I must teach my husband how to be a proper mountaineer, if not one of regal bearing, at least a presentable hilltop dweller.
For instance, I tell this man, who hails from the swamps of southern Mississippi, that to be true mountaineer one must have a nickname. Nicknames are so common on the mountain that they are even mentioned in obituaries, otherwise you would be hard put to know who died.
Of course, they may have nicknames in southern Mississippi too, but since everyone down there speaks a mash up of Creole and Cajun who would know?
Around here, nicknames come in two forms. You will sometimes find people with names like “sis” or “bubba” that were bestowed on them at birth. These generic nicknames are not very interesting and, if we are being honest, don’t do much in distinguishing one sis from another.
By far, the most fascinating nicknames are those that come with age or experience. When I was growing up my brother received the type of nickname young men aspire to – Jay Hawk. This name was majestic. It implied leadership and determination; it was all-seeing and all-knowing. I still have a letter that my brother signed using his nickname and a street by my parent’s house is named “Hawk Street”.
If you spend any time on our mountain you will meet some of our more colorful locals. They will introduce themselves by their nicknames. Fat Rabbit Thomas (who is not fat), Big Boy and Little Boy Tipton (brothers), and Duck Nunley (who at one time walked like a duck) are just a few who will be more than happy to share with you the origins of their names.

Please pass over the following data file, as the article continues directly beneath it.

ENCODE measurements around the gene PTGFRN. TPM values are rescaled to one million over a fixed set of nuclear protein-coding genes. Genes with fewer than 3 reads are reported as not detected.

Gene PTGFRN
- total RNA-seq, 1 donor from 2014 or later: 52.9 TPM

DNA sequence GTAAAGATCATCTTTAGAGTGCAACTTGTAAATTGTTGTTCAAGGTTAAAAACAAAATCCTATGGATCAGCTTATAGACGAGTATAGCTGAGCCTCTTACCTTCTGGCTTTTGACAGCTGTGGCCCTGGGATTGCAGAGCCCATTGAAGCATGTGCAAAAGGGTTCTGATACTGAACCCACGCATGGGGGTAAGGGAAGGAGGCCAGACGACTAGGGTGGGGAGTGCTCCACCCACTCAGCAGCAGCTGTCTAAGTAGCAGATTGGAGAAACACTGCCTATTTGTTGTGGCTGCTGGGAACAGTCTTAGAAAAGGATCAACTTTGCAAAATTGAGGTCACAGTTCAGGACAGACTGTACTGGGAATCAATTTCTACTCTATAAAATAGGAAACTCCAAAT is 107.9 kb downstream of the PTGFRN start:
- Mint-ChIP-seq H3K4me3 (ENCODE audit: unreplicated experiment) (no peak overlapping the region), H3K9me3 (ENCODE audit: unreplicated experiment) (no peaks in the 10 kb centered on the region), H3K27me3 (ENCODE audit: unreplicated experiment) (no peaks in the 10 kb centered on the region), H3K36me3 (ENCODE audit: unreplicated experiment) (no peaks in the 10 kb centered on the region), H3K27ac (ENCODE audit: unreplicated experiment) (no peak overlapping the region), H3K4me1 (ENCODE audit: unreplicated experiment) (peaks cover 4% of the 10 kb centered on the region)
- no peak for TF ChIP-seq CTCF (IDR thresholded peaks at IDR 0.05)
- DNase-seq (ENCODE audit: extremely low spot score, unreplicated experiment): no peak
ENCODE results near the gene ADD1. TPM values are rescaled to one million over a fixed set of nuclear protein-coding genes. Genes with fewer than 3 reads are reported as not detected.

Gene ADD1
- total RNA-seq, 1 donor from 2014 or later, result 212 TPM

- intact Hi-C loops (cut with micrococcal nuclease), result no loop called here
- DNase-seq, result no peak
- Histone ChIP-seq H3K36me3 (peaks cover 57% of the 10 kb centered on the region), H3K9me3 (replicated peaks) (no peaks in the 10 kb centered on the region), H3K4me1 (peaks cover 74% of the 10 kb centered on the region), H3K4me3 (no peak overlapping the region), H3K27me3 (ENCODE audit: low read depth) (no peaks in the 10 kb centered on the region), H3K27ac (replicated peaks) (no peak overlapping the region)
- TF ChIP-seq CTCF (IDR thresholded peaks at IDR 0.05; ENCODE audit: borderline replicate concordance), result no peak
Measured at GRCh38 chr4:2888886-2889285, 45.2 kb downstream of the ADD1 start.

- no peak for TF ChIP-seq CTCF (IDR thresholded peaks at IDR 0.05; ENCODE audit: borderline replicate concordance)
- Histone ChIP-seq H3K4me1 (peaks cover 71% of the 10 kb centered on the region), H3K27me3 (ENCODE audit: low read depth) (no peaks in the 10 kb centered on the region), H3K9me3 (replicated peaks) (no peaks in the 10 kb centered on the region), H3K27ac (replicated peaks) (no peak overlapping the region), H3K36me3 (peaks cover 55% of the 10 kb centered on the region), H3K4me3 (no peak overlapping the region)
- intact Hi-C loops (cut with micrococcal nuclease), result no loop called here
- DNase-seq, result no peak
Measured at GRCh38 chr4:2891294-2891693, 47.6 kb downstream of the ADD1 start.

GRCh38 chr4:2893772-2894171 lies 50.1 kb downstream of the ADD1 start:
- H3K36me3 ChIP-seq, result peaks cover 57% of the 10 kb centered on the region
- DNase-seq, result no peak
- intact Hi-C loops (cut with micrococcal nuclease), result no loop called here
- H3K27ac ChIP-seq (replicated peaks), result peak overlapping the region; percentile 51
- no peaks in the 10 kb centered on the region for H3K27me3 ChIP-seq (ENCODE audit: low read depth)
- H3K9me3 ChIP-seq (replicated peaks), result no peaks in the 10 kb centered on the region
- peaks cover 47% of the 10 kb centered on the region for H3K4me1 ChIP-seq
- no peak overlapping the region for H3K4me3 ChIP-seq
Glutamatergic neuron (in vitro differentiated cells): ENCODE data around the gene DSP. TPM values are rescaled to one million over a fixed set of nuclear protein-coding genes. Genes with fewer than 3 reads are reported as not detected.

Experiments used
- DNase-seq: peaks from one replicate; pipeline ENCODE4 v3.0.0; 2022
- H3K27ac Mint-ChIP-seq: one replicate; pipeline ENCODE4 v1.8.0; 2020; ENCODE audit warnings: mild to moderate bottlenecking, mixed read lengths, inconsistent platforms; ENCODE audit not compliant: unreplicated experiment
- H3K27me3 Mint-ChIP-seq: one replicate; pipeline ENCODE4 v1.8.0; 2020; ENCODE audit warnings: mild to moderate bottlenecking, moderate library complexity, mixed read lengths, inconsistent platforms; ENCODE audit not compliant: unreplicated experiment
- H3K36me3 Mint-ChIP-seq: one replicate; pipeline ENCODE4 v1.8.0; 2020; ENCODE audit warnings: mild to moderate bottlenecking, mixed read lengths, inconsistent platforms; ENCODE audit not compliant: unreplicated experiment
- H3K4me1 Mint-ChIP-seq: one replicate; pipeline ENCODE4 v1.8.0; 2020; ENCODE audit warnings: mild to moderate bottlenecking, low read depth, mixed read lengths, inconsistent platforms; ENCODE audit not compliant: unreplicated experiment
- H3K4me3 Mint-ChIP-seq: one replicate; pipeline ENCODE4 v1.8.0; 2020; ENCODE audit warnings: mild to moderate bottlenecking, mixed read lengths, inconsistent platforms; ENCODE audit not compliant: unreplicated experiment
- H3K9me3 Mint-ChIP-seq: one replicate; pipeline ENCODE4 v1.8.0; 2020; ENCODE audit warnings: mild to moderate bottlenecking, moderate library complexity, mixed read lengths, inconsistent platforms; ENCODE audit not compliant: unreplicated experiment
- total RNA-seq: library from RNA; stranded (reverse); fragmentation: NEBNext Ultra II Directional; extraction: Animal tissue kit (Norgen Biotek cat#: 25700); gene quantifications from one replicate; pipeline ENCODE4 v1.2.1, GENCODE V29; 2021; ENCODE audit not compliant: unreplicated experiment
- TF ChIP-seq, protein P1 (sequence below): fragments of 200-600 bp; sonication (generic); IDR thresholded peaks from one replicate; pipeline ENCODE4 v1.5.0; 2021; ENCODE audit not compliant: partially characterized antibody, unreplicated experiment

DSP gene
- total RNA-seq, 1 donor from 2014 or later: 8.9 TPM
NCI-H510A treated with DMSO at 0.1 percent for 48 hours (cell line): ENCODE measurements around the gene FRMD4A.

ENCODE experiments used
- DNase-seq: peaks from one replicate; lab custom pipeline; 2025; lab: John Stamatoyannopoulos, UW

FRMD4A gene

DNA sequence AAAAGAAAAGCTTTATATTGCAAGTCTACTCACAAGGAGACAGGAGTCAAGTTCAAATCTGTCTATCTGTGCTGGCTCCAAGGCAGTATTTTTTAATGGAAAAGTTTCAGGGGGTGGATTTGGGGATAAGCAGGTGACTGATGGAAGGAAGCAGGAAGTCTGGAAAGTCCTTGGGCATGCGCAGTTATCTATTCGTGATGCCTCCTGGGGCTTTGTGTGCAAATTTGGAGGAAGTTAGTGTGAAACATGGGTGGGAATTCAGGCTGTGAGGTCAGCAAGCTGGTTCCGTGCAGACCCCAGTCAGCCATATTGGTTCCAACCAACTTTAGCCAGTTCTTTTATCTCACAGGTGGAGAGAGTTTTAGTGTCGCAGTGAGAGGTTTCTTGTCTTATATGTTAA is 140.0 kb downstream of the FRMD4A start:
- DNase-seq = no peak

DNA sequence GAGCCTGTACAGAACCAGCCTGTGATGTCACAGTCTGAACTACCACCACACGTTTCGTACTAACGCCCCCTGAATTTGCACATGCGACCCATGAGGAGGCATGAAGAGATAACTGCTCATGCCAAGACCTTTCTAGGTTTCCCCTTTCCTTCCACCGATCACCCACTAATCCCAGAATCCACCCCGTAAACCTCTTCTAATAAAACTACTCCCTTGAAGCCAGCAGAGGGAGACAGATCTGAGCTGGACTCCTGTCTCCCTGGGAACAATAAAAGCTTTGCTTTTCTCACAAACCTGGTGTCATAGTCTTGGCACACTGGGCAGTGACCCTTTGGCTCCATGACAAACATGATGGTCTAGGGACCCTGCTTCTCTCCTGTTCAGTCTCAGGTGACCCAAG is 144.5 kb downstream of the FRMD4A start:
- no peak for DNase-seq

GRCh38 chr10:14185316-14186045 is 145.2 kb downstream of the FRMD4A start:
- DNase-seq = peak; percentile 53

All this nickname business should not come as a surprise to my husband. We got married in a lovely backyard ceremony by Tater Jones (a preacher and the local exterminator, not a potato farmer).
Our local Democratic and Republican primaries are this week. Depending on the outcome, history may well be made. For three generations, someone with a flamboyant nickname has held the office of Road Superintendent. It may very well be a condition for election. Eyeball Roberts and June Bug Meeks both held office before current Road Superintendent Turkey Hargis.
Turkey’s opponent in the current race is Johnny Ray Fults, a man with no moniker. Johnny Ray, if you win your first duty as road superintendent will be to secure a nickname. Might I suggest “pothole”.